"We have a duty to shine a light into the deepest recesses of human experience and provide a mirror for society to examine itself."

– Rose Wangui 
Reporter, NTV Kenya

Rose Wangui grew up in a Catholic home in a small neighborhood in Nairobi called Eastleigh. She says she was always fascinated by the nuns. More than anything she admired the way they gave back to society, which encouraged her to give back as well.

From a young age, Rose knew she wanted to change the world and do good in her community, so she decided to become a nun herself. After high school, however, she had a change of heart. She learned that it takes nine years to become a nun and explained that she just couldn’t wait to “hit the ground running.”

Neither religion nor politics felt like the right route for Rose to create systemic change. When she noticed that no one around her was telling the stories of the most vulnerable and marginalized Kenyans, those impacted by harmful social norms and practices rarely brought to light, she began to consider investigative journalism as her path. Soon after, she realized the amount of people she could reach and the impact that storytelling can have in changing laws and lives.

Early on in her journalism career, she found that gender-based violence (GBV) in particular was an issue that was not making headlines. There were no stories about harmful practices like female genital mutilation (FGM), despite how prevalent the practice was in several parts of Kenya. She was told it was because there was no interest or budget for stories on such dark and taboo topics. Undeterred, she pursued them on her own. Rose says, “we have a duty to shine a light into the deepest recesses of human experience and provide a mirror for society to examine itself.”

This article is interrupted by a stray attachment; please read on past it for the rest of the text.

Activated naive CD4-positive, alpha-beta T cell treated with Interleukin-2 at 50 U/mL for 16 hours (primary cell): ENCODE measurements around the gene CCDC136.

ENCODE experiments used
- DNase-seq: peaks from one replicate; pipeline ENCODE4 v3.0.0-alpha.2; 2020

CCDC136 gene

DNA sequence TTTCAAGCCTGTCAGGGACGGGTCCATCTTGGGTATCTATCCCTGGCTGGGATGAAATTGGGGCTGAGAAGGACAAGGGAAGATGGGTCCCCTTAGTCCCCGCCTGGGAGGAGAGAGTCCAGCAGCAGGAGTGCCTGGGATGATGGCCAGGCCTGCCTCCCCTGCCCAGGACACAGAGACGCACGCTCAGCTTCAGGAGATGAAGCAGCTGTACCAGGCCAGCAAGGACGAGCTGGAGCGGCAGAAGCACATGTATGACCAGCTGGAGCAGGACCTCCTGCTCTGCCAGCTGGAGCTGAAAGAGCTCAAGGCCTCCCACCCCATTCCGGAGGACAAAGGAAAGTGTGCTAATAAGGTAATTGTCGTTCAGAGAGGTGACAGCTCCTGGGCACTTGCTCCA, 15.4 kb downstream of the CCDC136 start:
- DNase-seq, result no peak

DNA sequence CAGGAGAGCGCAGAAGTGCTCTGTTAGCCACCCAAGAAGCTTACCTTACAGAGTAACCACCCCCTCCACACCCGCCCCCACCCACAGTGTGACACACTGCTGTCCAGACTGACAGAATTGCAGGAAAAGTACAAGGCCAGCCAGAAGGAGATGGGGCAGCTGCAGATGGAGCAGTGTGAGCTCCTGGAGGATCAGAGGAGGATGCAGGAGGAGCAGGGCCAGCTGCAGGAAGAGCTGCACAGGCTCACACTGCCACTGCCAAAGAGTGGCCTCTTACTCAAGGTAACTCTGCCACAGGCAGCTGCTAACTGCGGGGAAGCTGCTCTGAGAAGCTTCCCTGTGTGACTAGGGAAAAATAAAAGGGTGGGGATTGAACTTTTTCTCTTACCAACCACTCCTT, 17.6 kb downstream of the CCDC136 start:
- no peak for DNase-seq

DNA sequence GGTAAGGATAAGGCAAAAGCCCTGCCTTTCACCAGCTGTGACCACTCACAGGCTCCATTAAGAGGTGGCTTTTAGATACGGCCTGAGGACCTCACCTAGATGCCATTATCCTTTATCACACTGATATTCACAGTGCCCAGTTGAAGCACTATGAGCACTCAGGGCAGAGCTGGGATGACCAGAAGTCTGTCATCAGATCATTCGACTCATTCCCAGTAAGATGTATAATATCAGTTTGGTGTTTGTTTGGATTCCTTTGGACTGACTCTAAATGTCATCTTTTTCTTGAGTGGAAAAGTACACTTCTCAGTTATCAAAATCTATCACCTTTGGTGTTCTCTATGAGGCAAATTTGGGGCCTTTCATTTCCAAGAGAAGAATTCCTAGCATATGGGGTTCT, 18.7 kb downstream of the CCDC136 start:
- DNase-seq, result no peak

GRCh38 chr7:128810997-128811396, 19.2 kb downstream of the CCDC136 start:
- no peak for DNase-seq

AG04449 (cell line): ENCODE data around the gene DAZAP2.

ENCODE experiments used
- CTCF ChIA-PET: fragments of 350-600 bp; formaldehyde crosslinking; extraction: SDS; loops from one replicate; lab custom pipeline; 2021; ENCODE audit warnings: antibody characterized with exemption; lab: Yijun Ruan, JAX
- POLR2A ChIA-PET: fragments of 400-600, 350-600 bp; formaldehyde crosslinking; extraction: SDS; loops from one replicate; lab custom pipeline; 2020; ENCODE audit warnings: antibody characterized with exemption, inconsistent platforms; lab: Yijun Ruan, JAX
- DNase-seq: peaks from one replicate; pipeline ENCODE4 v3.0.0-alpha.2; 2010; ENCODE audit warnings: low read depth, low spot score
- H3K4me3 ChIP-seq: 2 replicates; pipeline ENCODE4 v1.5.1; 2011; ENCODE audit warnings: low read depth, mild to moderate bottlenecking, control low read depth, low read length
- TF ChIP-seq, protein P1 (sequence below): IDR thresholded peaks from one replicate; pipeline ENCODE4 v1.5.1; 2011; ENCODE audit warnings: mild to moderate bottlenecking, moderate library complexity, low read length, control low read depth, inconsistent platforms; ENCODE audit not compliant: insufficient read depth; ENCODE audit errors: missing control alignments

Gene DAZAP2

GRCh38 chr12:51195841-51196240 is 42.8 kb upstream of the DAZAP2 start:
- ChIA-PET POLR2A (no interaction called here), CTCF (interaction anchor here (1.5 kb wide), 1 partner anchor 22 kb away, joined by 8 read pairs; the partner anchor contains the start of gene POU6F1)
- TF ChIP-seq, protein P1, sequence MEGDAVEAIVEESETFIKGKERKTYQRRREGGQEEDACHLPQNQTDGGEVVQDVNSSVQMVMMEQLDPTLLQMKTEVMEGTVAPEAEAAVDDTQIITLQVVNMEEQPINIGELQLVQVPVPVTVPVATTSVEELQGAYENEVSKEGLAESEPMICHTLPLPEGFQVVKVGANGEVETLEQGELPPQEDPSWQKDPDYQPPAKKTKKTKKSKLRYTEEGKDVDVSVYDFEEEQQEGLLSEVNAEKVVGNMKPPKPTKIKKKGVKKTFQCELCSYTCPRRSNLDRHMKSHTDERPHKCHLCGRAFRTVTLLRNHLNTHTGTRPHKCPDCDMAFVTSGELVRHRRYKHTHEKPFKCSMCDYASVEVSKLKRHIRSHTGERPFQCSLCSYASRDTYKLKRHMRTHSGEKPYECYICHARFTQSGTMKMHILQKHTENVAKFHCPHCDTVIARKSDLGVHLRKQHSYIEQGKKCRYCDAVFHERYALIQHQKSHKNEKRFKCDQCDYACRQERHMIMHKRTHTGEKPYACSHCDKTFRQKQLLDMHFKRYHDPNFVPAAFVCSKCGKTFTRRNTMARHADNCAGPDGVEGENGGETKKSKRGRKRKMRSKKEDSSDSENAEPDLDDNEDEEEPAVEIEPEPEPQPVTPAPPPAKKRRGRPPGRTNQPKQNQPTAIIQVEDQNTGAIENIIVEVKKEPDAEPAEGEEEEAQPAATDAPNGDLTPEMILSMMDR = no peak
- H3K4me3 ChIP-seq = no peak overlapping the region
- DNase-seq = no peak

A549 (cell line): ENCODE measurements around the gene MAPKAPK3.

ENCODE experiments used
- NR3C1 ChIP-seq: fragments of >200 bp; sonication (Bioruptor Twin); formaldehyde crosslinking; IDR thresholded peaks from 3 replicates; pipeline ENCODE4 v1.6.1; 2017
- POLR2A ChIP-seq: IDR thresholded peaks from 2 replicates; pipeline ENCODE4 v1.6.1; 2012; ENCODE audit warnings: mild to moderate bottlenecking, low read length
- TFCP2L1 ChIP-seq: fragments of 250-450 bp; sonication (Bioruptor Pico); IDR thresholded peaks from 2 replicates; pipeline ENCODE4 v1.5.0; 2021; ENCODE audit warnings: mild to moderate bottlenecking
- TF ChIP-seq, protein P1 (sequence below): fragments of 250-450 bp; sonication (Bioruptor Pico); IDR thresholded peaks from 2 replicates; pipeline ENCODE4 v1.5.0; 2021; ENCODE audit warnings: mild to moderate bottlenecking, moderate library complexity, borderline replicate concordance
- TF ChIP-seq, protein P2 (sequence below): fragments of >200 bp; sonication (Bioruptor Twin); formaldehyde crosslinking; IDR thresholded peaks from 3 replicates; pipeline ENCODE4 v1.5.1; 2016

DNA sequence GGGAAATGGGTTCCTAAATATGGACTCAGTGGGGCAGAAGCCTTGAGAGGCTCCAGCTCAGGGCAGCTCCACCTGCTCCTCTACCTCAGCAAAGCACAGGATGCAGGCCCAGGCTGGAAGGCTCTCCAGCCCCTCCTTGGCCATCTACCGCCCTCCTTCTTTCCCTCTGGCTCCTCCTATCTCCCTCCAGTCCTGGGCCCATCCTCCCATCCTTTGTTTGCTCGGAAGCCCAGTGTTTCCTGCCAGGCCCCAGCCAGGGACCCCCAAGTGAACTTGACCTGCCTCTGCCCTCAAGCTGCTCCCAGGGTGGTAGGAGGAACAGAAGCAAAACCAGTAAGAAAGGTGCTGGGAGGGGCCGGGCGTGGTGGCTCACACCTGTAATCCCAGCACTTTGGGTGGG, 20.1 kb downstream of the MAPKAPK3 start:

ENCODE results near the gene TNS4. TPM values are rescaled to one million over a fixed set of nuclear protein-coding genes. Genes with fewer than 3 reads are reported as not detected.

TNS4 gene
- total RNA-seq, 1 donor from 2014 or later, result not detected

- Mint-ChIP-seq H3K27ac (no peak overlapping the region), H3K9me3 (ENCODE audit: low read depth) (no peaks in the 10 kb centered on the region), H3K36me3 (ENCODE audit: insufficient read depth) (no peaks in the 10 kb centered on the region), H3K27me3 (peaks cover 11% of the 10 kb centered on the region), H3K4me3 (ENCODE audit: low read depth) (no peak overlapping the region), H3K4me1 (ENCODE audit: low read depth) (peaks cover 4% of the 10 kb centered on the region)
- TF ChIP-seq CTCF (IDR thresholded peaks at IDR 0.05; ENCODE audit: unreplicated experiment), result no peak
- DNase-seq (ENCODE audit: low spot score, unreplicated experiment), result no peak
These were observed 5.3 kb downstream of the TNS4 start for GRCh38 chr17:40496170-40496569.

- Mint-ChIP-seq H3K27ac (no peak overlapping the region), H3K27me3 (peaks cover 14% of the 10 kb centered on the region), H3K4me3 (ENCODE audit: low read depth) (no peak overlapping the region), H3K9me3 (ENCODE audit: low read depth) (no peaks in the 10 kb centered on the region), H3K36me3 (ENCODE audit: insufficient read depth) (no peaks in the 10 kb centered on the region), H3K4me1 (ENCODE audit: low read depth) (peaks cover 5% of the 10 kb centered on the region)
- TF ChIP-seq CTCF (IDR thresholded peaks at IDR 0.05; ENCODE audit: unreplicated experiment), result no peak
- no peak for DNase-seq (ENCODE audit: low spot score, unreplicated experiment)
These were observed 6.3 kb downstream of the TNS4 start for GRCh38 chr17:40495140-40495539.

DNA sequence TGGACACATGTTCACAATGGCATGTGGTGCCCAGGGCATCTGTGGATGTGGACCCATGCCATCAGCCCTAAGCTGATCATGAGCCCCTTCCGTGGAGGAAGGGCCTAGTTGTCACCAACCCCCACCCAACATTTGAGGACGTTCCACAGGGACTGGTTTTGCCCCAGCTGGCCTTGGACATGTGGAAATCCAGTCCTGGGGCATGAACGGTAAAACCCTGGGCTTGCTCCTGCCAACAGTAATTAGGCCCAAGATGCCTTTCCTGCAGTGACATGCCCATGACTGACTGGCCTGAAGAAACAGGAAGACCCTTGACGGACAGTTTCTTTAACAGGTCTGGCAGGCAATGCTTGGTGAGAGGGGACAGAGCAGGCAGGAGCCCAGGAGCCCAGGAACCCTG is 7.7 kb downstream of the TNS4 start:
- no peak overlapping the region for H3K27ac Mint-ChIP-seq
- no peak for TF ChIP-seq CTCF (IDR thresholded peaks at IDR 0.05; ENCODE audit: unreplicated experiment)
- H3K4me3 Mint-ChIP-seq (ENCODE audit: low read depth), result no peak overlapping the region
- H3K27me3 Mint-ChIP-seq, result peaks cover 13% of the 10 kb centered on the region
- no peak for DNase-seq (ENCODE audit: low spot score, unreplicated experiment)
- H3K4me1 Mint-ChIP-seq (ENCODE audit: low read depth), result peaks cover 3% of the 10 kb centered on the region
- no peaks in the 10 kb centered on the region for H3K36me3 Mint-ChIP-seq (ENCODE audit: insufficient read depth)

It became her mission to spotlight this issue to increase public awareness and promote solutions to protect girls and support survivors. Rose soon reached activists and NGOs, eventually sparking national debate about FGM and other forms of violence against women and girls. With the help of Rose’s investigative journalism magnifying the issue, the Kenyan government passed a bill outlawing FGM in 2011.

Moving forward, Rose says she wants to see more men and fathers involved in the work of ending FGM and other forms of GBV in Kenya. “We need to make this more than just a women’s issue,” she explains. While doing stories about girls who had managed to escape FGM, she saw that fathers played a major role in successfully protecting them from the practice.

Like all of us at Kakenya’s Dream, Rose also understands that creating allies in men is crucial to ending violence against women and girls and ensuring they are seen as more than just property.

Rose’s passion for social justice through storytelling led to the creation of a rescue center for girls at risk of FGM and sexual bondage, and won her the International Center for Journalists Knight International Journalism Award in 2019. She says her proudest achievement, however, is amplifying the stories of the voiceless and using her platform to bring them hope and justice.

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